03 October 2009

Daily Chat 03/10/09

Vercingetorix surrendered to the Romans in 52 BC.  Dafydd ap Gruffydd was the first person to be executed by being hanged, drawn and quartered in 1283.  Edgar Allen Poe was found in a gutter, muttering incoherently, in Baltimore in 1849.  Pravda was founded by Leon Trotsky, Adolph Joffe, et al., in Vienna in 1908.  The Maze Prison hunger strike came to an end in 1981 after seven months and ten deaths.  And the German Democratic Republic ceased to exist on this day in 1990.

Born today:  James Herriott (1916-1995), Gore Vidal (1925), Stevie Ray Vaughn (1954-1990) and Clive Owen (1964).

As luck would have it, today is German Unity Day.  Happy German Unity Day, elementary watson!


  1. Random comments:

    1. I wonder how long I have to wait for my "Made in German Democratic Republik" coffee set is worth something?

    2. I wonder if I should be disturbed by the fact that yesterday's photo of John Logie Baird and this one of Trotsky both kind of made me go, "oo, er"?

    3. The more I think about this, the angrier I get.

    4. Spelling test in English today. This is the actual example sentence uttered by the teacher for the word 'rebellion':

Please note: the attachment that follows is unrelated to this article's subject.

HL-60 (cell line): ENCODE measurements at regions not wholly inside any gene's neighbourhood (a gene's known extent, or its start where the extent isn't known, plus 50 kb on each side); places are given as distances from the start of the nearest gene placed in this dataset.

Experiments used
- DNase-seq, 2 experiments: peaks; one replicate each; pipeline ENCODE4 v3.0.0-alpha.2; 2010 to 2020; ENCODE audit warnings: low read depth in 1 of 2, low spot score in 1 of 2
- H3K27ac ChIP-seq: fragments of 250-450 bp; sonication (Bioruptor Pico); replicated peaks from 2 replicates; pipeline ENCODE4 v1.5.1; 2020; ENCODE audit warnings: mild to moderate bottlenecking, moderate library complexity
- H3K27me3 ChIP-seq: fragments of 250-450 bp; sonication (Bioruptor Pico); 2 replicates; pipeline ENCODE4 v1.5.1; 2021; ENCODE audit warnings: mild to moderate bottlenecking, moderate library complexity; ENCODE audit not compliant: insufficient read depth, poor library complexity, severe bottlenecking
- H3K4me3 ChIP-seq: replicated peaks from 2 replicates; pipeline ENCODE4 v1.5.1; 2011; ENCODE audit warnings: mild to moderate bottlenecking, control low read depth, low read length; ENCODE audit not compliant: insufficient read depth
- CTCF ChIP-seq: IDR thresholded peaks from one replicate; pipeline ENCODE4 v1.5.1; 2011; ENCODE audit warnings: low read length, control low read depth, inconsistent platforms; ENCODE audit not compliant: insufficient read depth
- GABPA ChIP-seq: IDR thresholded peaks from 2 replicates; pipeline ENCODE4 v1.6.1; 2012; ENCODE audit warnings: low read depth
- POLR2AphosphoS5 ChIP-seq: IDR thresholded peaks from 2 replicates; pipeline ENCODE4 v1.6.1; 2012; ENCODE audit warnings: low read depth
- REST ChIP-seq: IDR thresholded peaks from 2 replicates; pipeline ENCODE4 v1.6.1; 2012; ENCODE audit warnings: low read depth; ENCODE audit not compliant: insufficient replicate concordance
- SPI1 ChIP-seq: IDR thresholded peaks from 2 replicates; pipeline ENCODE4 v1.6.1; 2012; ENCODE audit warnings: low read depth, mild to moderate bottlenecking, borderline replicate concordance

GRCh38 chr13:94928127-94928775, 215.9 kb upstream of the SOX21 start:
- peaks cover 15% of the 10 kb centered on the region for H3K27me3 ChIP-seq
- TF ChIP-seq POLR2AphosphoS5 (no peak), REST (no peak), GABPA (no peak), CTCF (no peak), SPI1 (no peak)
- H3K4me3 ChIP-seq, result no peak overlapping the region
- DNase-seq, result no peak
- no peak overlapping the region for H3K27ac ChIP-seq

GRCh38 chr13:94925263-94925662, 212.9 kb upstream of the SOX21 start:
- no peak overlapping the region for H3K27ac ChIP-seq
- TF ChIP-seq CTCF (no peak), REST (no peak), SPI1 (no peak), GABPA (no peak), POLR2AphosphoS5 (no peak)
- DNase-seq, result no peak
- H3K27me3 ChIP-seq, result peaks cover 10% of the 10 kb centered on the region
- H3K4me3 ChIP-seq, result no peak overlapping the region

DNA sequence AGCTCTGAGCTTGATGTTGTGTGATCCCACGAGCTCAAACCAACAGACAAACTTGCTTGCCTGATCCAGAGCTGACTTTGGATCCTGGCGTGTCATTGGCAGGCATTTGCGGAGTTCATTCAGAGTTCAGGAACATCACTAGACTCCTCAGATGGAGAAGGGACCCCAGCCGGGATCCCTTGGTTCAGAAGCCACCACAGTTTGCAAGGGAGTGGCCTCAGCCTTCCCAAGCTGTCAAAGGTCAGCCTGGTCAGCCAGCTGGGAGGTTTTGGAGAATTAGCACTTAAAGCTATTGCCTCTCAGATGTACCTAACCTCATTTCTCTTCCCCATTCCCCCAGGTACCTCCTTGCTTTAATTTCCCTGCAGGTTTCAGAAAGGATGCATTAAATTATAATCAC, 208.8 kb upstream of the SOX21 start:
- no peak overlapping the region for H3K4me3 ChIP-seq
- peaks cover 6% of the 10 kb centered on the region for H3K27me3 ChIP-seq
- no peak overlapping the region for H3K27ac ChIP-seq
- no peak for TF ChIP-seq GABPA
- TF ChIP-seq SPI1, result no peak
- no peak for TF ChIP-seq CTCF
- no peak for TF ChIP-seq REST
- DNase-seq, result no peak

Some of you may think you're a rebellion, but you're not.

    The next word on the test was 'precipice'. She told the students that she'd never heard of the word before and had to look it up.

    5. Yesterday, the history teacher took the first 15 minutes of class to tell the kids (these are 13-14 year olds) about a high school friend of hers who was sexually abused by her father and older brothers for several years who is now (according to the story) one of the happiest, most upbeat people you could ever hope to meet. The moral of the story -- all you have to do to be happy is to decide you're going to be happy. I was offended and outraged on multiple levels. I had to leave the room. But she's a pretty blonde (the teacher), so the principal thinks everything she does is wonderful.

  2. before my coffee set is worth something.

  3. Montana, you must stop thinking of John Logie Bared!

    Arthur Ransome married Trotsky's secretary - she was also rather good looking.

  4. Hi Montana

    Point 2: Yeah, I’d definitely give that Trotsky one, or at least, I would have on Bisexual Awareness Day or whatever it was last week.

    Point 3: I can see why you would be indignant at the fairly glib and superficial piece Ms Scott has written. She seems either to be unaware of the struggles many single mothers face or to have deliberately glossed over them. But hey, that’s pretty much standard for The Guardian, isn’t it?

    Great response from you. The most important gift a parent can give is love, and we’ve already seen how much of that you have for your son.

    If I can be presumptuous for a moment and attempt to answer the questions you asked:

    *Did I do the right thing in keeping him?*